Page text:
When preparing to market a Property for sale or letting, Estate Agents and Letting Agents need to be mindful of the Consumer Protection from Unfair Trading Regulations 2008 (CPRs) and the Business Protection from Misleading Marketing Regulations 2008 (BPRs). The previous legislation in this area, the Property Misdescriptions Act 1991 (PMA) was repealed on 1 October 2013.
Our new Approval of Particulars Forms will help Agents to ensure that their written particulars comply with the CPRs and BPRs.
When do the CPRs and BPRs apply?
The CPRs and BPRs apply to a wide range of businesses, not just Estate Agents and Letting Agents. They impose a general prohibition on unfair commercial practices. The CPRs apply where the Property Owner is a consumer. The BPRs apply where the Owner is acting in the course of a business.
Although the Regulations have been in existence since 2008, many Property Professionals have not really engaged with them until more recently. This is because, until 1 October 2013, the PMA was the better known method of seeking redress in cases where Property particulars were misleading.
What was the scope of the PMA?
The PMA applied only to Estate Agents, i.e. Agents marketing freeholds or long leaseholds for sale. The PMA prohibited Agents from making false or misleading statements about properties for sale. There were criminal penalties for failing to comply with the PMA.
What is the scope of the CPRs and BPRs?
The CPRs and BPRs have a wider scope, applying also to Lettings Agents and Property Managers dealing with both commercial and residential premises. In particular, as well as ensuring that the information provided to prospective Buyers and Tenants is accurate, Agents must also ensure that no relevant information is omitted.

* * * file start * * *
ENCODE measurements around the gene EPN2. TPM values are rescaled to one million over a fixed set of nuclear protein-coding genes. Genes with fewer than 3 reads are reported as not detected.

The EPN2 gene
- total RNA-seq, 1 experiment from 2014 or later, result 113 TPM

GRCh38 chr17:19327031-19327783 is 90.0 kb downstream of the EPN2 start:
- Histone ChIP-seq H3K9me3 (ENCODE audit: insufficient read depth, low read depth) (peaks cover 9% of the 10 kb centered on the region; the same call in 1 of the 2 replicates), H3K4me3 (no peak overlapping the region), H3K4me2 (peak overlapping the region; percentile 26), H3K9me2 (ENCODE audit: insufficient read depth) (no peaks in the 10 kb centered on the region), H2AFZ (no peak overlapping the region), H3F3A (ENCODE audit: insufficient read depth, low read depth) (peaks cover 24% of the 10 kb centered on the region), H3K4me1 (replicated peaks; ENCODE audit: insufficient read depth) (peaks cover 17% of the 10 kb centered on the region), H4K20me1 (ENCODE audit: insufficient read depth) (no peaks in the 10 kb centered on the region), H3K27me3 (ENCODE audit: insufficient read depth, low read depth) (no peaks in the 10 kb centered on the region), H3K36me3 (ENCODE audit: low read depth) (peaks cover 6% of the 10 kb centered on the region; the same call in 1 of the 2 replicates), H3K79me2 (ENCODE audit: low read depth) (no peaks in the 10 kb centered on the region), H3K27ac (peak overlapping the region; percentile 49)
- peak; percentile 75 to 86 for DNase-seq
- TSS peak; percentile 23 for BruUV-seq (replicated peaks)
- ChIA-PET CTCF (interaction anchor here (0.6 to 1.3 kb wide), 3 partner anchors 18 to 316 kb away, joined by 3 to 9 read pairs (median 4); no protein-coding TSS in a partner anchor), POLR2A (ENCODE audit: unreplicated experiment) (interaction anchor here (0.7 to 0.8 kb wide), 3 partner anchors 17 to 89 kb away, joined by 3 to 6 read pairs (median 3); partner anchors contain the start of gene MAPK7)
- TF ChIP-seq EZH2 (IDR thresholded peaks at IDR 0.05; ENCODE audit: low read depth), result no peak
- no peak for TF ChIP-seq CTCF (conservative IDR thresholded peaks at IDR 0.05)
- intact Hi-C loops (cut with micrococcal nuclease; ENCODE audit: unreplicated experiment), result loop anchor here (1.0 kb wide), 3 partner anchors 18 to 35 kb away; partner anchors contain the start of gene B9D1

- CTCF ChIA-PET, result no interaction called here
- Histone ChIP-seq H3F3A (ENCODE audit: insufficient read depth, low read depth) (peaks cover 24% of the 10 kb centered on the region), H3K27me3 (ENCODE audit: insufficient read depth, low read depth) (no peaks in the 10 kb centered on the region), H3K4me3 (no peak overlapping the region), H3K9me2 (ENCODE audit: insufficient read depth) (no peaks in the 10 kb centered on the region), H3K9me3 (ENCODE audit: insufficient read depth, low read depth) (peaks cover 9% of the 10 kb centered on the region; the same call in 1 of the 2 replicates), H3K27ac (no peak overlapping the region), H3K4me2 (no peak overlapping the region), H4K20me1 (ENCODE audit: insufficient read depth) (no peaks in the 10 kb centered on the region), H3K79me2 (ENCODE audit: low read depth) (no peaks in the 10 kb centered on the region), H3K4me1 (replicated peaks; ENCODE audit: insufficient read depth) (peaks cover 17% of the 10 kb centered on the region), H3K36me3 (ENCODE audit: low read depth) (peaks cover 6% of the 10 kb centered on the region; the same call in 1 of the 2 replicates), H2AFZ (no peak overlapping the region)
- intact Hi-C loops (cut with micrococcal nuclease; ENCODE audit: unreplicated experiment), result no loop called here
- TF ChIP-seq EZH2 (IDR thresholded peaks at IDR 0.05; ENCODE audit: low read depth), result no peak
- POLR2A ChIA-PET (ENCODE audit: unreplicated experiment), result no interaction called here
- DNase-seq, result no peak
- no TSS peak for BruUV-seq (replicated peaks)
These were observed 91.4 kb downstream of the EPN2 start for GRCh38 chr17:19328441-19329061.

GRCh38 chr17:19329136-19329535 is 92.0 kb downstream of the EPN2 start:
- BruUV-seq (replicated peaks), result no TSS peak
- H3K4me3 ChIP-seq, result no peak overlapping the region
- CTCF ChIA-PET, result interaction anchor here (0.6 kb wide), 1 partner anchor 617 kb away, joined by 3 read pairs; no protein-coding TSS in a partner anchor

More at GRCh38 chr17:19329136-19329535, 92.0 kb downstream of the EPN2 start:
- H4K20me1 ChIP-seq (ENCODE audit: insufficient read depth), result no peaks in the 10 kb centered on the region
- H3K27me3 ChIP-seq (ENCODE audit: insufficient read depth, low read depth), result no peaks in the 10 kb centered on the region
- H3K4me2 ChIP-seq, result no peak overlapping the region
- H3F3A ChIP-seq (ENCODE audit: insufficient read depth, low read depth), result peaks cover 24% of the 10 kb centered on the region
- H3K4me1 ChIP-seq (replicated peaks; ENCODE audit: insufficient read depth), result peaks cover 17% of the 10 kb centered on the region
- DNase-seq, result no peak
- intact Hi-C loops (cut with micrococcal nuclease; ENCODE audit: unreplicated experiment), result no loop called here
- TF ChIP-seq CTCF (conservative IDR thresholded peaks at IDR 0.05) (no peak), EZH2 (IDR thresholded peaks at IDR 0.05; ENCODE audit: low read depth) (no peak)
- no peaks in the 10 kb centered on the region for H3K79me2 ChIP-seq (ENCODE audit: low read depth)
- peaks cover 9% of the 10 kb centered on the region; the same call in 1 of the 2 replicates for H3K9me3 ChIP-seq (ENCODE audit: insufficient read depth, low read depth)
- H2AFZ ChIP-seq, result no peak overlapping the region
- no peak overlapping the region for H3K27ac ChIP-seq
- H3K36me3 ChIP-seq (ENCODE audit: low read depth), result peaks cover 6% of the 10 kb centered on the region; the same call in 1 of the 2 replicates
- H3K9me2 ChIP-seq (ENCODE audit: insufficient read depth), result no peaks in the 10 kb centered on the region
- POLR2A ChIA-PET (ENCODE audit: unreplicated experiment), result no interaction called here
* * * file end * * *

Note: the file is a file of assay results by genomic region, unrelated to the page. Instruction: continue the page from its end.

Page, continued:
As with the PMA, there are criminal penalties for Agents who fail to comply with the CPRs and BPRs.
To ensure that your Agency complies with the CPRs and BPRs, a key step is to provide training to staff and to keep management practices under regular review.
You also need to ensure that Sellers and Landlords share all relevant information about their property with you. Our new Approval of Particulars Forms will help you here. A Form is given to the Owner along with the draft sale or letting particulars. The Form explains the need to provide complete and accurate information about the property. The Owner signs the Form to confirm that the particulars are approved or to specify any amendments that are required.
The contents of this Newsletter are for reference purposes only and do not constitute
legal advice. Independent legal advice should be sought in relation to any specific